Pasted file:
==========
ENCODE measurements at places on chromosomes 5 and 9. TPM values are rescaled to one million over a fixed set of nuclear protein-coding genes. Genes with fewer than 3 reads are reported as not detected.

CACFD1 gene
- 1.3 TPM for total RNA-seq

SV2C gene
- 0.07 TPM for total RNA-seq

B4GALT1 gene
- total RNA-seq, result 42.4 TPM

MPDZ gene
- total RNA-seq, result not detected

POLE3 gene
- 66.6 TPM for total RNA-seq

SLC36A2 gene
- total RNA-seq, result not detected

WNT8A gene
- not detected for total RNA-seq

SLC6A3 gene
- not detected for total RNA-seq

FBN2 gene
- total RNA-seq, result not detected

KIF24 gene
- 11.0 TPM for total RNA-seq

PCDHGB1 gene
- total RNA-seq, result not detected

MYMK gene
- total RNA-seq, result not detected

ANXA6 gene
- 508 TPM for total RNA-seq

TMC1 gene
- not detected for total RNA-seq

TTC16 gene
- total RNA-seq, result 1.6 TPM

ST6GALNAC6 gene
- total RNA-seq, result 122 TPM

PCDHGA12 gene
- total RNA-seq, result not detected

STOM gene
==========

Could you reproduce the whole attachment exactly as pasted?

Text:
ENCODE measurements at places on chromosomes 5 and 9. TPM values are rescaled to one million over a fixed set of nuclear protein-coding genes. Genes with fewer than 3 reads are reported as not detected.

CACFD1 gene
- 1.3 TPM for total RNA-seq

SV2C gene
- 0.07 TPM for total RNA-seq

B4GALT1 gene
- total RNA-seq, result 42.4 TPM

MPDZ gene
- total RNA-seq, result not detected

POLE3 gene
- 66.6 TPM for total RNA-seq

SLC36A2 gene
- total RNA-seq, result not detected

WNT8A gene
- not detected for total RNA-seq

SLC6A3 gene
- not detected for total RNA-seq

FBN2 gene
- total RNA-seq, result not detected

KIF24 gene
- 11.0 TPM for total RNA-seq

PCDHGB1 gene
- total RNA-seq, result not detected

MYMK gene
- total RNA-seq, result not detected

ANXA6 gene
- 508 TPM for total RNA-seq

TMC1 gene
- not detected for total RNA-seq

TTC16 gene
- total RNA-seq, result 1.6 TPM

ST6GALNAC6 gene
- total RNA-seq, result 122 TPM

PCDHGA12 gene
- total RNA-seq, result not detected

STOM gene